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Making It Work

March 1, 2006
by Pedro Rivera
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Are vendors from Mars, clients from Venus?

The vendor-client relationship is often compared to a marriage. There are compromises, and sometimes things are done to keep the status quo. At any given time, either party might feel they are not getting enough attention. Sometimes they are asked to do something that costs money, and they are not sure if they should just take the other's word for it.

If the above rings true, then it's time to assess your relationship — your vendor relationship that is. I have heard many clients lament the fact that their practice management system is too customized. Over the years, they have incorporated certain changes to the application to get it to do what they needed or thought was necessary at the time. Changes in staffing and leadership produce fresh eyes that look at the system and they wonder: what were they thinking?

The need for change is often raised when your vendor wants a new upgrade or operating system and you feel that you are not given a choice in the matter. There are sound reasons to upgrade your application. Most software vendors take common custom coding requests and client user group input and package them as new software versions.

As the consumer, you need to decide if the new features are worth the upgrade and what impact it will have on existing customization and internal workflow. The vendor does not understand your internal workflow, they simply provide software tools to tweak the revenue process. However, do you understand your workflow and the impact on new software tools?

Workflow mapping and procedure development is a painful process. It is one of those action items that gets left behind because you are too busy putting out the daily fires. The sad truth is that it is the key process in determining revenue bleed and sets a foundation to help you decide if you're using the right tools for the job. The axiom of the right tool for the right job can apply to the software tools used to collect, process, report, generate and apply financial data.

First things first

A good place to start is a systems review. How are you using your current systems and what features are you lacking? What processes are not being captured and what are your project wish lists? If you're getting ready to make system changes, upgrades, purchase multiple modules or maybe even take the electronic health record leap, then you owe it to yourself to exercise some due diligence and seek RFPs from other vendors. You might be surprised at how competitive some vendors can be when you have a full system approach, including an EHR.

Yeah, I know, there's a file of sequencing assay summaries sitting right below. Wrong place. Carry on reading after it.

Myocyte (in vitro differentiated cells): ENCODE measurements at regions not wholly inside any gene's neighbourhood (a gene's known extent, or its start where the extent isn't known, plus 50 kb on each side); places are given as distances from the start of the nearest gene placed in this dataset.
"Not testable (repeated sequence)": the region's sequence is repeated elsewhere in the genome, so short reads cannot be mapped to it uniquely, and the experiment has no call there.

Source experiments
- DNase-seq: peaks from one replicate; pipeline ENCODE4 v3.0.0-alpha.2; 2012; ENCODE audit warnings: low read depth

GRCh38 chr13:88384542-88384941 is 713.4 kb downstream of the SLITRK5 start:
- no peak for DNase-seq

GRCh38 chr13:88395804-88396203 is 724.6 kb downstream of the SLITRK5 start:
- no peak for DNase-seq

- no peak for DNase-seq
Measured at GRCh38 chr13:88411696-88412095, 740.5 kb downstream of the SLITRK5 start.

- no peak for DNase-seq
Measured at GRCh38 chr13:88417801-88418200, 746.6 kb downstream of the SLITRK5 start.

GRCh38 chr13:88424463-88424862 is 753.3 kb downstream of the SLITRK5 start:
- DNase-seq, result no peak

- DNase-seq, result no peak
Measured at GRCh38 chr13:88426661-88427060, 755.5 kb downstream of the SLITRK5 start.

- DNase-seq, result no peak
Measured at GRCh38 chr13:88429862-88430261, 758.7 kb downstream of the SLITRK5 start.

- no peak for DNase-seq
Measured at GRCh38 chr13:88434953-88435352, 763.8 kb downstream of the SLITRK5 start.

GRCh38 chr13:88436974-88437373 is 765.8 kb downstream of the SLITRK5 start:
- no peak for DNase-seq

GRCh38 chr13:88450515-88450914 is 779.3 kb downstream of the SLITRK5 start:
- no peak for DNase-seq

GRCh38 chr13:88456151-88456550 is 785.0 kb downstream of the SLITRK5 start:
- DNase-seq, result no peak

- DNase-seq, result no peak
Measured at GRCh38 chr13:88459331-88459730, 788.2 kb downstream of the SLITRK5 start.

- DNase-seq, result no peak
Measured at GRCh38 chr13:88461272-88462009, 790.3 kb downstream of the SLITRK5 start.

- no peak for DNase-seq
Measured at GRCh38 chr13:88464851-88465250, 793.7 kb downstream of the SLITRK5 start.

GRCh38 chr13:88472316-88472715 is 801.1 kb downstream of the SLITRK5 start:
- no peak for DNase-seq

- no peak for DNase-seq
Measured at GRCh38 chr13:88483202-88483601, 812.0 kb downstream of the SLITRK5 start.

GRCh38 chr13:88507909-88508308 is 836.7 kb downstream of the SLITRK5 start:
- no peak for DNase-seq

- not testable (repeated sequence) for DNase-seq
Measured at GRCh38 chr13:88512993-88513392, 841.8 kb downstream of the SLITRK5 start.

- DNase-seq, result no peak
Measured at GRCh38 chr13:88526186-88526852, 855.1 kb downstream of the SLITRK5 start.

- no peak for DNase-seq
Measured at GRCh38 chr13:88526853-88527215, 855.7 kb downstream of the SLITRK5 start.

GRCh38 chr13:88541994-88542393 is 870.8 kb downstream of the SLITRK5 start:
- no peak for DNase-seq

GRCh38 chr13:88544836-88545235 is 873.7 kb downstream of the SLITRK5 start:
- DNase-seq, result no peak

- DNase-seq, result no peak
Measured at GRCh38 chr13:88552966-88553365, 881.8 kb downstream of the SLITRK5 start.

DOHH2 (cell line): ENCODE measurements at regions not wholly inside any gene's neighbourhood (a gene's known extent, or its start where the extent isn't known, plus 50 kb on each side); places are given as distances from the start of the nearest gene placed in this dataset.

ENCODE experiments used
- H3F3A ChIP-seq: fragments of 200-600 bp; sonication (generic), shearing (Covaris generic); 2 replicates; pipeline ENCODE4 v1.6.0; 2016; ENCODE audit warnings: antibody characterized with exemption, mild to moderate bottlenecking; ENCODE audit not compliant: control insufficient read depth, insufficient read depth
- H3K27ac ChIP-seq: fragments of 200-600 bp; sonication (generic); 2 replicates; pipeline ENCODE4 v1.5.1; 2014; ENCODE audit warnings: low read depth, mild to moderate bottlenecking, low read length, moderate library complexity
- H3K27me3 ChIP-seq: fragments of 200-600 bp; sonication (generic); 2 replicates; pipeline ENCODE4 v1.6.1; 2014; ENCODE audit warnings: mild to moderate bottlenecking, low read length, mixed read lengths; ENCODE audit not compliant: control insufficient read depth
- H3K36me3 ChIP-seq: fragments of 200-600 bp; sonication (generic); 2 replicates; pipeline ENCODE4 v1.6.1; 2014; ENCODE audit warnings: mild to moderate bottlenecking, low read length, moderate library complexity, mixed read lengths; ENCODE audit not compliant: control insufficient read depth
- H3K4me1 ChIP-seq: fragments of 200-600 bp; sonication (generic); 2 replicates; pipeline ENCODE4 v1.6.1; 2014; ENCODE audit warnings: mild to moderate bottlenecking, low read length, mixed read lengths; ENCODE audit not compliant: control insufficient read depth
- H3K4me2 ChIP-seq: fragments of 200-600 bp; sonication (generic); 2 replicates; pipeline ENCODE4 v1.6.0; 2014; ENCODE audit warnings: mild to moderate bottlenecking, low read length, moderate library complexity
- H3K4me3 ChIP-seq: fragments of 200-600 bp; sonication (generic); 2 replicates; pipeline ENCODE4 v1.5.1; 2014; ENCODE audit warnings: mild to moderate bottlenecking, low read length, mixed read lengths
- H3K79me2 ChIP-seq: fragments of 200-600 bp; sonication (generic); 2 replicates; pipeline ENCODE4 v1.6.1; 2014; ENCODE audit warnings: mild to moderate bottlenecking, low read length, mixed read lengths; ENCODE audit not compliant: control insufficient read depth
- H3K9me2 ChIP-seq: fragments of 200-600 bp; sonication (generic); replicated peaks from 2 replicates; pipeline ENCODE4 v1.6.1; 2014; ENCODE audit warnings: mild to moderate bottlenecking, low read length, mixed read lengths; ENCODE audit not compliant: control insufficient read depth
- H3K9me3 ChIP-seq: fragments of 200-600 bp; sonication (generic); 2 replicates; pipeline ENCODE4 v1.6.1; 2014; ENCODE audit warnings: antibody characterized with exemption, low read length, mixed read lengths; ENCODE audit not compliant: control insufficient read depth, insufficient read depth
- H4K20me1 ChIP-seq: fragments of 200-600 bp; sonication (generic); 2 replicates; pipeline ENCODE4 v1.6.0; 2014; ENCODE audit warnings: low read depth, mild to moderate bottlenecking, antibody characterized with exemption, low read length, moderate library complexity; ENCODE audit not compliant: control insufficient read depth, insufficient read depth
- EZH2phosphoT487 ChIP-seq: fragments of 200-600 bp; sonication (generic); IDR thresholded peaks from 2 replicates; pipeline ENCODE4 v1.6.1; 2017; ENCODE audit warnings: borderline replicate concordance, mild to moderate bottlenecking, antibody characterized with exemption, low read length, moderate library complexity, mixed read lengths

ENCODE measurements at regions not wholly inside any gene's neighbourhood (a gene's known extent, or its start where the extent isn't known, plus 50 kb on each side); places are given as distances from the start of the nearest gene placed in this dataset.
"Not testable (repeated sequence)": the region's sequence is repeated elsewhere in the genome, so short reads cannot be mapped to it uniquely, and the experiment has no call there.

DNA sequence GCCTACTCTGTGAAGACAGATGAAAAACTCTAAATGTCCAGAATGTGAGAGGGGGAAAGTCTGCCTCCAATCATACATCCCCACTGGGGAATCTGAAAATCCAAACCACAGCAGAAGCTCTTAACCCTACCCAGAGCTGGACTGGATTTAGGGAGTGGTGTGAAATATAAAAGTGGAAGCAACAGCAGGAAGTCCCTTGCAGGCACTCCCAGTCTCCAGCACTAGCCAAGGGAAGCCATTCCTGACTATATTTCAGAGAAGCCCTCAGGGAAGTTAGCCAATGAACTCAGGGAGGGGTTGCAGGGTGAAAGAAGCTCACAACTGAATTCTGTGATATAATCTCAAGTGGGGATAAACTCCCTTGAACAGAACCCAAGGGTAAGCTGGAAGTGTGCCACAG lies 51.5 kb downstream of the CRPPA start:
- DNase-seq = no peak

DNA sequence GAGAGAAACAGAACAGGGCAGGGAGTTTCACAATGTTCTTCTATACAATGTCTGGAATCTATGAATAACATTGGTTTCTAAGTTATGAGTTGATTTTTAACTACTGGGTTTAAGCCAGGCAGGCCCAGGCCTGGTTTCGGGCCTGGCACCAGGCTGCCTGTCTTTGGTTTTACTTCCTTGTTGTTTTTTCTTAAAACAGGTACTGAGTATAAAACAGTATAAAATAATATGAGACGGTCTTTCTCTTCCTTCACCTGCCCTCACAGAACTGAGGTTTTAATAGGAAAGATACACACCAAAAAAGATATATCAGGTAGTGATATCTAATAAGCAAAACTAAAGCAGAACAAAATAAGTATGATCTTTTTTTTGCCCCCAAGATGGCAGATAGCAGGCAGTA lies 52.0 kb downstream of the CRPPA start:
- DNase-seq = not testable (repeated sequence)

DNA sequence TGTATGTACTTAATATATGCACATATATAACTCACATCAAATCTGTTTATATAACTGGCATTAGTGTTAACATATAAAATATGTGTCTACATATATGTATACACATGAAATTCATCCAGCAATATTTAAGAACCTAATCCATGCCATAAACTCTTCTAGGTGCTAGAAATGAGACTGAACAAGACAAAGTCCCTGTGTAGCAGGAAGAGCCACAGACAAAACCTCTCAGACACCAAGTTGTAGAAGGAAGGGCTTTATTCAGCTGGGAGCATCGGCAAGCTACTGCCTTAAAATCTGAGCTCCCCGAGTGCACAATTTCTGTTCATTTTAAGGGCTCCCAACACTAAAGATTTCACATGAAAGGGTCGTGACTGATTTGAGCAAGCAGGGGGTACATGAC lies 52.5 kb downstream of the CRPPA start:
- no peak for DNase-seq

Knowledge is Power

It's important for organizations to take a step back and reanalyze their current practice management system before hitting the market. First off, do a Google search on "practice management systems" and you will be overwhelmed by the choices. Then, ask a series of questions:

  • Why is your current system the right one?

  • When was it purchased?

  • What were the key features and financial challenges facing your organization when the system was purchased?

  • How much growth have you experienced since the system was first installed?

  • What organizational changes have been made since the system was first installed?

  • Is it meeting your strategic goals?

If you're not sure or you feel that your software tools have not kept pace with your organizational changes, it is time to do a comprehensive assessment. — P.R.

A clean slate gives you an opportunity to match organizational requirements, policies and procedures to a new set of tools. It also enables you to get to that paperless environment that's been promised for the last 20 years. It will enable you to merge automated clinical tools to financial capture. Your staff will be working with 21st century Web browser-based applications, decreasing training time and increasing productivity. Processes that were done because "that's the way we have always done it," will be uncovered and improved with new tools.

So now for the downside, your staff will fear and will not entertain process changes because they are good at what they do. The recognition of solid skills and expert knowledge comes from many years of working with the software system. Look at any heads-down charge-entry clerk or a finance (billing and accounts receivable) super user and they can run circles around software vendor trainers because they use it in the real world.

However, bring up the possibility of a new system and watch the stress level go up. Will they be able to understand the new system? Will they still be the "go to" person when things don't work right? Will they be able to rattle off new dictionary and financial classification numbers in their sleep? These are real questions and concerns that have to be addressed as part of any system change. Remember the marriage analogy? Well in this case you need to be prepared to provide employee/staff counseling and workshops for your vendor divorce. You also need to be able to filter their input with the understanding that they may not want to change because of personal reasons, which may be contrary to organizational financial goals.

Keeping score